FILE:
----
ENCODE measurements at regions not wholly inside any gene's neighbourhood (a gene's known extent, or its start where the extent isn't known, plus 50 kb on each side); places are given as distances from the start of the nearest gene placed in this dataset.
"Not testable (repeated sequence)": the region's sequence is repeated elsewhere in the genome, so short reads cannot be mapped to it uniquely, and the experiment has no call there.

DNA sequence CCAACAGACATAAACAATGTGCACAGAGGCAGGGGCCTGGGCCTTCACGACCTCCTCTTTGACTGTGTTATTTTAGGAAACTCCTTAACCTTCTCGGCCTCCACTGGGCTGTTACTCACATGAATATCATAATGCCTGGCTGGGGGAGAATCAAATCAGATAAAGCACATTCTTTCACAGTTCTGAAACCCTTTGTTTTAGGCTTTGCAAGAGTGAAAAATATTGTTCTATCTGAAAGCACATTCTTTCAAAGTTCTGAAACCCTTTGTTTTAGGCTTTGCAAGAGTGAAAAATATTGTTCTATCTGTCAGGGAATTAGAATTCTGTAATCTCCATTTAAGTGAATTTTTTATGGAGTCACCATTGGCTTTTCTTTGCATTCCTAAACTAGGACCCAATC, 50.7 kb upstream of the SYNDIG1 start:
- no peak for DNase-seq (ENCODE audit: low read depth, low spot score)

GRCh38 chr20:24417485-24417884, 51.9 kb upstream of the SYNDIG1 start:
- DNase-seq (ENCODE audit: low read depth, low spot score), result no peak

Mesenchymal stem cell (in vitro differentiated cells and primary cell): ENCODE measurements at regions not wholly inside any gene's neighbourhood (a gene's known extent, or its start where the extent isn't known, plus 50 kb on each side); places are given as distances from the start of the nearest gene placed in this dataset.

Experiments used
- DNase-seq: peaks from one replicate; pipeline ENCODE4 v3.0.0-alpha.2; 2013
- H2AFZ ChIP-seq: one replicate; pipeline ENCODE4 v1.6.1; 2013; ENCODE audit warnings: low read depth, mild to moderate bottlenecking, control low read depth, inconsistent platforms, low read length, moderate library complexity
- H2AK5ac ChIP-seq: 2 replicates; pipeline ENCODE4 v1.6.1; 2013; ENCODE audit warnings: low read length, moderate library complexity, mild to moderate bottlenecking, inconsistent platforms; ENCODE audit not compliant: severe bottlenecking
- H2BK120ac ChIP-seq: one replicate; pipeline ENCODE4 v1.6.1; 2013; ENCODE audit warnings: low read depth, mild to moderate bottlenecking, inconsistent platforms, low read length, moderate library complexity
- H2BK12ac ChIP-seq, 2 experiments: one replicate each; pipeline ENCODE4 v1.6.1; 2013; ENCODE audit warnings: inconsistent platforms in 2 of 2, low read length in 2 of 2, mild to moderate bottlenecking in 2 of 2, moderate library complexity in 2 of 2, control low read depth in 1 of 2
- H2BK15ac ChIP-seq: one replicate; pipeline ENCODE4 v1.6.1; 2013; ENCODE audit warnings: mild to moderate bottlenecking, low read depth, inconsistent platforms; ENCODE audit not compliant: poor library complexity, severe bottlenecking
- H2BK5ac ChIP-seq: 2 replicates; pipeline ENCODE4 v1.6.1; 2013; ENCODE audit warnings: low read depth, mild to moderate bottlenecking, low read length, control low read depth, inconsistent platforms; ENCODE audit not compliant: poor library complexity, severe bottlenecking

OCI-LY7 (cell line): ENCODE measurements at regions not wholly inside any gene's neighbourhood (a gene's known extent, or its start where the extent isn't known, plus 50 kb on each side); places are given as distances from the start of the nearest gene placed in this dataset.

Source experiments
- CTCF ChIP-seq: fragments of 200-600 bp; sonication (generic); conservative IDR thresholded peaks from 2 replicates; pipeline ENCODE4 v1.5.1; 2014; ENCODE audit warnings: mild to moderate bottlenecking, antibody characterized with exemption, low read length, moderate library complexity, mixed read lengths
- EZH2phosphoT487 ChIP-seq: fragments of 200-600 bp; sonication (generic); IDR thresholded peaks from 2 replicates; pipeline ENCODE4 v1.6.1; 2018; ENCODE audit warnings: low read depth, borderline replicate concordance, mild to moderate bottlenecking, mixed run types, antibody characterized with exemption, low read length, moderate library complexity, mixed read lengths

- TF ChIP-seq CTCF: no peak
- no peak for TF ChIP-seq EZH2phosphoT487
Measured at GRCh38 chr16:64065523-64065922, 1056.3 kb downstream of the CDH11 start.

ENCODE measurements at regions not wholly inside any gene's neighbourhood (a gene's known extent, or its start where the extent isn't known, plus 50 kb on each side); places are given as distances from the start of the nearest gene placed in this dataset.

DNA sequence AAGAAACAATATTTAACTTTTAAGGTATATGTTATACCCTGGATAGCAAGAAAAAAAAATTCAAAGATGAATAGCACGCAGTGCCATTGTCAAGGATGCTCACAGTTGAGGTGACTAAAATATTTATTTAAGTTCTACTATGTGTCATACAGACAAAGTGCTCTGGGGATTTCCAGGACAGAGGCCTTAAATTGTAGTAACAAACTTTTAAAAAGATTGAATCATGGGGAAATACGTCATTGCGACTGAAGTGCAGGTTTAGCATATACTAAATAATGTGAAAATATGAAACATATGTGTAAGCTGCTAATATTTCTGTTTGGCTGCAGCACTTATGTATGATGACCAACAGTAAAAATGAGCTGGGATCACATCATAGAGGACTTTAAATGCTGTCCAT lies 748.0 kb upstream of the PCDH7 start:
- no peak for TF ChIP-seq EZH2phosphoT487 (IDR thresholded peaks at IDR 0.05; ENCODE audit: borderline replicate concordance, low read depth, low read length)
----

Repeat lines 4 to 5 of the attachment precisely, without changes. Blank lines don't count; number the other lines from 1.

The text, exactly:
- no peak for DNase-seq (ENCODE audit: low read depth, low spot score)

GRCh38 chr20:24417485-24417884, 51.9 kb upstream of the SYNDIG1 start: